AntiOD: A Smart City Initiative to Fight the Opioid Crisis

  • Claudia B. Rebola
  • Sebastian Ramirez LoaizaEmail author
Conference paper
Part of the Advances in Intelligent Systems and Computing book series (AISC, volume 1069)


In the United States the opioid epidemic is on the rise with over 70.000 deaths by overdose in the last 20 years. Naloxone, also known as Narcan, is an effective antidote that can be administered to people who are suffering an overdose. Currently, the public relies on Quick Response Teams, which are overly saturated with requests. The country and counties are facing a drug-abuse problem of epidemic proportions, where it is imperative for disciplines like design to bring about new methods to save lives. The purpose of this paper is to describe AntiOD, a smart community-access naloxone program that provides tools, training, and awareness to empower bystanders to rescue victims of overdose. The project proposing a two-part solution: (1) empowering the public to take action through communication, training, and outreach; and (2) providing the public with access to the means. The goal is to help alleviate quick responses teams and empower the community to become first responders.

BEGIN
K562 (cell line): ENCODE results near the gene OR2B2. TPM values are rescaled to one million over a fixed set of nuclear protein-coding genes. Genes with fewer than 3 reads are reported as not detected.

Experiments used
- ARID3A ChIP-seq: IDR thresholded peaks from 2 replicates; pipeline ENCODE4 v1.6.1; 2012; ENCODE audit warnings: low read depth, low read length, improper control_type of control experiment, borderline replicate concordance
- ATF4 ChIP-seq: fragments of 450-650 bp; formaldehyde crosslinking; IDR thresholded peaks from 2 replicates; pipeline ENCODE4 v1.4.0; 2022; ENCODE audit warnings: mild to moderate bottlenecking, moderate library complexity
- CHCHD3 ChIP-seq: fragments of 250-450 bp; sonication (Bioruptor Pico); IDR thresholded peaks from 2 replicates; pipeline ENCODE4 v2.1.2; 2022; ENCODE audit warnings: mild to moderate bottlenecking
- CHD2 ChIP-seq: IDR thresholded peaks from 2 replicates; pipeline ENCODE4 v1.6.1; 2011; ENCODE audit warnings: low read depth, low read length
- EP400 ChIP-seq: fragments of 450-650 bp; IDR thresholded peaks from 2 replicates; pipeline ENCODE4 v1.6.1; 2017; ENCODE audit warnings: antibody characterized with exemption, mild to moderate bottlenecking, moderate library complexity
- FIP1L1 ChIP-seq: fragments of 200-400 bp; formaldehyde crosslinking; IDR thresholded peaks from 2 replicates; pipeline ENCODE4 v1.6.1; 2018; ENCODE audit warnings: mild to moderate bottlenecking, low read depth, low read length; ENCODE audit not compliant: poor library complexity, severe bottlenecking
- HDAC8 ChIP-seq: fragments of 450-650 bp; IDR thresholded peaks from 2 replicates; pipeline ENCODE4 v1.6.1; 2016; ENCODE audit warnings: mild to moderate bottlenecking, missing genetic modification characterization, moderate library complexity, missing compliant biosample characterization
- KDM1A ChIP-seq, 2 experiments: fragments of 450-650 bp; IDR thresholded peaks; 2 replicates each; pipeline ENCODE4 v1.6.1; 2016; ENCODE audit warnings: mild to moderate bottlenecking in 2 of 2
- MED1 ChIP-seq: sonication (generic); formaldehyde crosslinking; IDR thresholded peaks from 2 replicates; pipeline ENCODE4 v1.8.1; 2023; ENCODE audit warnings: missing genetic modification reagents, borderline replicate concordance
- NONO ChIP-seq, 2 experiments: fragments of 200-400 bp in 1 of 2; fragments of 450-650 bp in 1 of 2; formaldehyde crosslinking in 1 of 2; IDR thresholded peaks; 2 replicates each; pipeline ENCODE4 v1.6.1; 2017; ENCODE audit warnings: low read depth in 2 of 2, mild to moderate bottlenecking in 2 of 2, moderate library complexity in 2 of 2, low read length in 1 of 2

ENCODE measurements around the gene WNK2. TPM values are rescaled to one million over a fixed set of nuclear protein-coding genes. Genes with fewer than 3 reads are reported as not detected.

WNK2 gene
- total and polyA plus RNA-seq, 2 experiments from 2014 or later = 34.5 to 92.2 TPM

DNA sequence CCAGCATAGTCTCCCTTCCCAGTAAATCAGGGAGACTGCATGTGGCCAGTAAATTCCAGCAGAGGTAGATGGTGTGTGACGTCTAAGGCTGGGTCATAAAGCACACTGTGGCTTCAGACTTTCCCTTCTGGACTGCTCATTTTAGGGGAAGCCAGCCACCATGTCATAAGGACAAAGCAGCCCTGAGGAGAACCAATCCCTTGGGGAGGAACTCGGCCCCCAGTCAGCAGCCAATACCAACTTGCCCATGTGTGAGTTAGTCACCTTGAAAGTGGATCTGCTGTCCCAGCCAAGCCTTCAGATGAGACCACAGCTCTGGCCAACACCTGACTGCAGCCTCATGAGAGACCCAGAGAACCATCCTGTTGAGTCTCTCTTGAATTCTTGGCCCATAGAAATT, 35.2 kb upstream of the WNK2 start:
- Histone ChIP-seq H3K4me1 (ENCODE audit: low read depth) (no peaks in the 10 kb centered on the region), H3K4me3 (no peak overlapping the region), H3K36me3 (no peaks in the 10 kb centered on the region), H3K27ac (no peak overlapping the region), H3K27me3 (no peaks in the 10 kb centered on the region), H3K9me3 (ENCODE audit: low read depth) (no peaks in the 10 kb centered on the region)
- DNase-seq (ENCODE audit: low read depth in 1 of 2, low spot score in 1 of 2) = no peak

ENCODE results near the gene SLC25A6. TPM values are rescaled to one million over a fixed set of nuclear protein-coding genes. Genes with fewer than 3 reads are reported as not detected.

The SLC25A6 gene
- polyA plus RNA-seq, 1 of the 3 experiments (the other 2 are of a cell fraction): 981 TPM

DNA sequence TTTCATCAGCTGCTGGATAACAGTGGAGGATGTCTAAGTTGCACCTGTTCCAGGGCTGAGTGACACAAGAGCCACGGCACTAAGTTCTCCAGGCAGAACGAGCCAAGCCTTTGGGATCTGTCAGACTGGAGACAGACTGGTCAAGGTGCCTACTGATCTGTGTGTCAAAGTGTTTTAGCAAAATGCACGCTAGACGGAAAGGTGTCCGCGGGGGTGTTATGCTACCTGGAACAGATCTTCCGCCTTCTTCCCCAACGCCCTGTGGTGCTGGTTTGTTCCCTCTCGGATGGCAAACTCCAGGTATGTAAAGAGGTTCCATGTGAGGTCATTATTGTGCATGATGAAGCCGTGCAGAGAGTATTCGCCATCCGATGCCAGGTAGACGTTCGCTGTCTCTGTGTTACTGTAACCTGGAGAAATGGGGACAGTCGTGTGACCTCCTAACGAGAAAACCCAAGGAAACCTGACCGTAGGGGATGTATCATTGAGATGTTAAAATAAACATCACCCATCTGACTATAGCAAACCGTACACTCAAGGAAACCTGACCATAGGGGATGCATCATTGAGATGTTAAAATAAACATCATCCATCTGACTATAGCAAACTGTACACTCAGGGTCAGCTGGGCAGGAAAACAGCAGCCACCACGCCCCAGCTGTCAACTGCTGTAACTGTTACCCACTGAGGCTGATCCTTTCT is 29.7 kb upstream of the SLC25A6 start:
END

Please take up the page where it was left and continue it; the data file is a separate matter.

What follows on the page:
Smart cities Opioid crisis Access design Social design 


  1. 1.
    Center for Disease Control and Prevention, Understanding the Epidemic. Accessed 14 Jun 2019
  2. 2.
    Center for Disease Control and Prevention, Drug Overdose Deaths. Accessed 14 Jun 2019
  3. 3.
    Muray, V.: Livestrong, The 10 Deadliest U.S. Cities for Drug Overdoses. Accessed 14 Jun 2019
  4. 4.
    City of Cincinnati, Heroin Overdose Responses. Accessed 14 Jun 2019
  5. 5.
    Adapt Pharma, What is Narcan® (Naloxone) Nasal Spray. Accessed 14 Jun 2019
  6. 6.
    U.S. Department of Health and Human Services, U.S. Department of Health & Human Services. Surgeon General’s Advisory on Naloxone and Opioid Overdose. Accessed 14 Jun 2019
  7. 7.
    Ohio Department of Health, Project DAWN (Deaths Avoided With Naloxone). Accessed 14 Jun 2019
  8. 8.
    State of Ohio Board of Pharmacy, Ohio Pharmacies Dispensing Naloxone Without a Prescription. Accessed 14 Jun 2019
  9. 9.
    DeMio, T.: The enquirer, Surgeon general says get naloxone. That’s easy. Here’s what to do, 05 Apr 2009Google Scholar
  10. 10.
    Capraro, G.C., Rebola, C.B.: The NaloxBox program in Rhode Island: a model for community-access Naloxone. Am. J. Public Health 108(12), 1649–1651 (2018)CrossRefGoogle Scholar
  11. 11.
    Ohio Department of Health, New Strategies to Fight Opiate and Fentanyl 2016-17Google Scholar
  12. 12.
    State of Ohio, Start Talking! Building a Drug-Free Future. Accessed 14 Jun 2019

Copyright information

© Springer Nature Switzerland AG 2020

Authors and Affiliations

  1. 1.University of CincinnatiCincinnatiUSA

Personalised recommendations